Pauline tells the story of famed Canadian writer and poet Pauline Johnson. The company plans to present the chamber opera, starring mezzo-soprano Judith Forst, in May 2014.
“I have enormous faith in [Stokes’s] gift and imagination,” said artistic director Charles Barber.
Atwood, who wrote the libretto, first conceived of telling Johnson’s story through opera more than a decade ago. There have been two previous efforts to create Pauline, under different composers. But it has yet to be staged.
Johnson was born to a Mohawk chief and a Quaker Englishwoman in 1861 and would often perform her poetry dressed in two costumes, representing her dual identities. She travelled alone across Canada, the United States and Great Britain to give readings of her work — “generations before any woman would do such a thing,” according to Barber.
Atwood’s narrative centres on Johnson at the end of her life, as she died of breast cancer in Vancouver in 1913.
“She’s on morphine, so she’s slipping in and out of reality and that’s helping her remember these times and these people who she worked with and loved,” Stokes said on the phone from Paris, where he is vacationing after a residency in Sweden. “It’s a very beautiful libretto and story that Margaret Atwood has written.”
However, there will likely be some changes to the libretto, which Stokes and Atwood will work on together, as he writes the music.
“Once you start writing the music, you find things that could work better if it was done a certain way, or don’t work well, or I may have some questions of intent. That sort of thing,” he said.
When Stokes learned he won the commission, he ordered history books about Johnson from the museum in her former home on the Six Nations reserve in Ontario.
“Pauline was half-Mohawk and half of English descent, so she had this sort of unique heritage and that’s what she drew from to be a writer and performer,” he said. “Approaching that musically, there’s a number of different ways to do it. … I don’t think it will be anything that hits people over the head; it will be more subtle.”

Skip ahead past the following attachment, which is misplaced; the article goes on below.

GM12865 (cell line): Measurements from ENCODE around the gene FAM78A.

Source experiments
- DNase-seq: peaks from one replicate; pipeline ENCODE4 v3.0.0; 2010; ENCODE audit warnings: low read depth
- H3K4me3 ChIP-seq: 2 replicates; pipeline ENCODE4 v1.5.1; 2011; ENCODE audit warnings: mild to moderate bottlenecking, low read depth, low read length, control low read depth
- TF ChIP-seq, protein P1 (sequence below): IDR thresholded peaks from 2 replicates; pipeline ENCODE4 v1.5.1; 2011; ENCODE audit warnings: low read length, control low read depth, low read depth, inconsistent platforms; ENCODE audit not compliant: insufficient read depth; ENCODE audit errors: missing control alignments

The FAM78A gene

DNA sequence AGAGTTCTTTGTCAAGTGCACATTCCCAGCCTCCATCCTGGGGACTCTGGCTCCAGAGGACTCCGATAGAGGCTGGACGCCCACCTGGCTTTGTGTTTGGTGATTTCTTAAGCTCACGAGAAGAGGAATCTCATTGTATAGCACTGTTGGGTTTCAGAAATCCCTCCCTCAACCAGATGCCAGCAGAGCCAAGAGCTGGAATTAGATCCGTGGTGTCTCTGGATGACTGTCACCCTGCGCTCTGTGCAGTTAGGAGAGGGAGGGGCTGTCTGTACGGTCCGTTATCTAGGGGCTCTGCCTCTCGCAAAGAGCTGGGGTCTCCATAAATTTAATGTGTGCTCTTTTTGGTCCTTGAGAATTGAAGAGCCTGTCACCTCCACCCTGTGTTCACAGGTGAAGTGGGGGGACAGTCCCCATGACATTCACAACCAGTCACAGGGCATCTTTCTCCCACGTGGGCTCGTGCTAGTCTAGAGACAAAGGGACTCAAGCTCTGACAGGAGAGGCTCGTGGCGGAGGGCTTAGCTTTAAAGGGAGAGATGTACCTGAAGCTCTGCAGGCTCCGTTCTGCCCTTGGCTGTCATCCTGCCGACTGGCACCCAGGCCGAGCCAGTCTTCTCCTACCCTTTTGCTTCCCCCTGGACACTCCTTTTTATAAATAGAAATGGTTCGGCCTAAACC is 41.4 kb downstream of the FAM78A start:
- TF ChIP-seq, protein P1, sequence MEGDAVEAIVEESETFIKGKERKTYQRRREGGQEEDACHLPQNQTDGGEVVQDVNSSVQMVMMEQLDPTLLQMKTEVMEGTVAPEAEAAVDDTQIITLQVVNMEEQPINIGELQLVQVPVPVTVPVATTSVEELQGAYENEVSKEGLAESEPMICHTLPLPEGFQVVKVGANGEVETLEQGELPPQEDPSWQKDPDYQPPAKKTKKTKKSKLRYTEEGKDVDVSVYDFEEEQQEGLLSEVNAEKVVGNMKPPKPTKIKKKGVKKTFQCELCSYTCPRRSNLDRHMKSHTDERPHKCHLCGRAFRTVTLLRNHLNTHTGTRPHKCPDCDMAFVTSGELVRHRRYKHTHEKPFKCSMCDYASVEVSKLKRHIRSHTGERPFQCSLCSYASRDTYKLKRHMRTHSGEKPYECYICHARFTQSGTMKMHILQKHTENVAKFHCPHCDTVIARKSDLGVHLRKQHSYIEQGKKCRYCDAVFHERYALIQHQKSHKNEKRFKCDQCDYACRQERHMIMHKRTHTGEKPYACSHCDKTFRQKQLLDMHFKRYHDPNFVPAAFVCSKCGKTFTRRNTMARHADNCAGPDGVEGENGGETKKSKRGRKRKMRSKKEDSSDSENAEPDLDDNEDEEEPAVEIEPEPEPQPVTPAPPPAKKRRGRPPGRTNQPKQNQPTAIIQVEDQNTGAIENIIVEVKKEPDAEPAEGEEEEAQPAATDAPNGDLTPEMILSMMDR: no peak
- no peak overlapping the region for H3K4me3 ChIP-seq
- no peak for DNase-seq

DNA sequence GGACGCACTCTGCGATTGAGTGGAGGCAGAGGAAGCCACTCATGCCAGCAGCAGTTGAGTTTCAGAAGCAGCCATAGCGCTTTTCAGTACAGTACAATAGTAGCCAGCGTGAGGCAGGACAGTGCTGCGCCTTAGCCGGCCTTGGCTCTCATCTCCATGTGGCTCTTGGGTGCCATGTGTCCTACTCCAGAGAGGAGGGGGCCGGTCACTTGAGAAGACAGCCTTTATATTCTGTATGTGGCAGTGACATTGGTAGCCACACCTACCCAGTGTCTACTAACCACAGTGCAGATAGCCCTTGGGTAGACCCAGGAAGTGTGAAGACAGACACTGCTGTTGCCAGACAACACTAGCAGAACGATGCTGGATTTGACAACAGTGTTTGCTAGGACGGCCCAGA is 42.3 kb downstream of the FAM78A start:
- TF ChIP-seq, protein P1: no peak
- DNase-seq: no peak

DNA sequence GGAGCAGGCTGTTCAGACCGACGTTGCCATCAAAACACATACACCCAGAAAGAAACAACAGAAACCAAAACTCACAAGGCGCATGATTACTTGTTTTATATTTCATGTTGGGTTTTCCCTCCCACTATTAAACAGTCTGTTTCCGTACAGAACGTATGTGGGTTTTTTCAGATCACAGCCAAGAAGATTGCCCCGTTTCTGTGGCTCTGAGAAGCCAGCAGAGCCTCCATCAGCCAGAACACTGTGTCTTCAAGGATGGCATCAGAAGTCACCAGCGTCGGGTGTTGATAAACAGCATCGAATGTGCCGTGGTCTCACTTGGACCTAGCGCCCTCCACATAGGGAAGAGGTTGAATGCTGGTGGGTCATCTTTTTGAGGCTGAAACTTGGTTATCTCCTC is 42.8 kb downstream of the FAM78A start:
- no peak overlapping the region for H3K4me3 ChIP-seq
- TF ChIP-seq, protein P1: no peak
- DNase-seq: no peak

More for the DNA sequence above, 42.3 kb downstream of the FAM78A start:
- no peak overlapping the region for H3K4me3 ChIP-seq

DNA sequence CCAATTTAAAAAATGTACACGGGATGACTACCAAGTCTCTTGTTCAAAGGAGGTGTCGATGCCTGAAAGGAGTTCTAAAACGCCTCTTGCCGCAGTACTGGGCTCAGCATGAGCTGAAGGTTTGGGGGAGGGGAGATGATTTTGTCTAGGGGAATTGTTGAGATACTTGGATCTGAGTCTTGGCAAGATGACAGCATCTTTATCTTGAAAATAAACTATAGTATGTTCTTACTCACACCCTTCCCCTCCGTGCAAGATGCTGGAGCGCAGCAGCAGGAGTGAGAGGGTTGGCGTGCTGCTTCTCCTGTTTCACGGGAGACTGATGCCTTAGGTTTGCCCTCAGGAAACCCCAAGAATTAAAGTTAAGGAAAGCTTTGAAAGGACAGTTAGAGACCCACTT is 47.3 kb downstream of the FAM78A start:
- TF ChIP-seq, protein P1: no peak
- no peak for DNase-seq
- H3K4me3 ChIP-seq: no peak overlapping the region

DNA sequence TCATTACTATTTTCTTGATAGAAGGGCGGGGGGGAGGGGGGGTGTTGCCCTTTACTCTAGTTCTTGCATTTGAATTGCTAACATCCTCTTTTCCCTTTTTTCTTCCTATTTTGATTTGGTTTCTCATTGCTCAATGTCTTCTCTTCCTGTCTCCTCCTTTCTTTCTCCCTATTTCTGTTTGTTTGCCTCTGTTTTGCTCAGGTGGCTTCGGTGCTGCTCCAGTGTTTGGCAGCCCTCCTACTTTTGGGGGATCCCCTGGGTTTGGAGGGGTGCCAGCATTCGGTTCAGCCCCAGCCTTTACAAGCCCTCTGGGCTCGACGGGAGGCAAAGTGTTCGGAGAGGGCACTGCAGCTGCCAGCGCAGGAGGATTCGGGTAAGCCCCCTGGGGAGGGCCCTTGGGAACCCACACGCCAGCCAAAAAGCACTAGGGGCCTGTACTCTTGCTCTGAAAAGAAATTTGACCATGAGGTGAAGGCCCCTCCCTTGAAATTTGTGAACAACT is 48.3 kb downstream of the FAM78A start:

The Canadian Opera Company announced the first commission of Pauline in 1999. While Atwood wrote the libretto, her collaborator — Winnipeg composer Randolph Peters — “was not keen on the subject,” the Toronto Star reported.
City Opera Vancouver announced plans for Pauline as a pared-down chamber opera in 2008 under composer Christos Hatzis.
For its first commission, the newborn company wanted to create an opera that would serve as a “signature vehicle” for Forst, a senior opera singer. But last fall, the company began its search for a new composer.
“We initially made an agreement with Christos. But when it came down to its particulars, we were unable to proceed further,” Barber said. “By mutual agreement, we withdrew that contract.”
City Opera Vancouver selected Stokes through a blind process, as one of three finalists narrowed from a pool of more than 40. Each finalist composed an aria based on Atwood’s libretto and Forst performed them for a jury.
“He speaks in tongues,” Barber said of Stokes’s composition style. “He has an ear for the individual nature and personality and silhouette of separate voices, in an otherwise unified opera.”
City Opera Vancouver has a $300,000 budget for Pauline, he said.
This will be Stokes’s fifth opera and his second with City Opera Vancouver.
Last year, the company staged Stokes’s Fallujah, inspired by the experience of former U.S. Marine Christian Ellis.
Pauline is Atwood’s first credit as a librettist. However, the Danish Opera Society staged her novel The Handmaid’s Tale as an opera.
“I think we have a chance of producing a very fine piece that tells a very important story,” Barber said.
Auditions are planned for March in Vancouver, with the first workshops next September.
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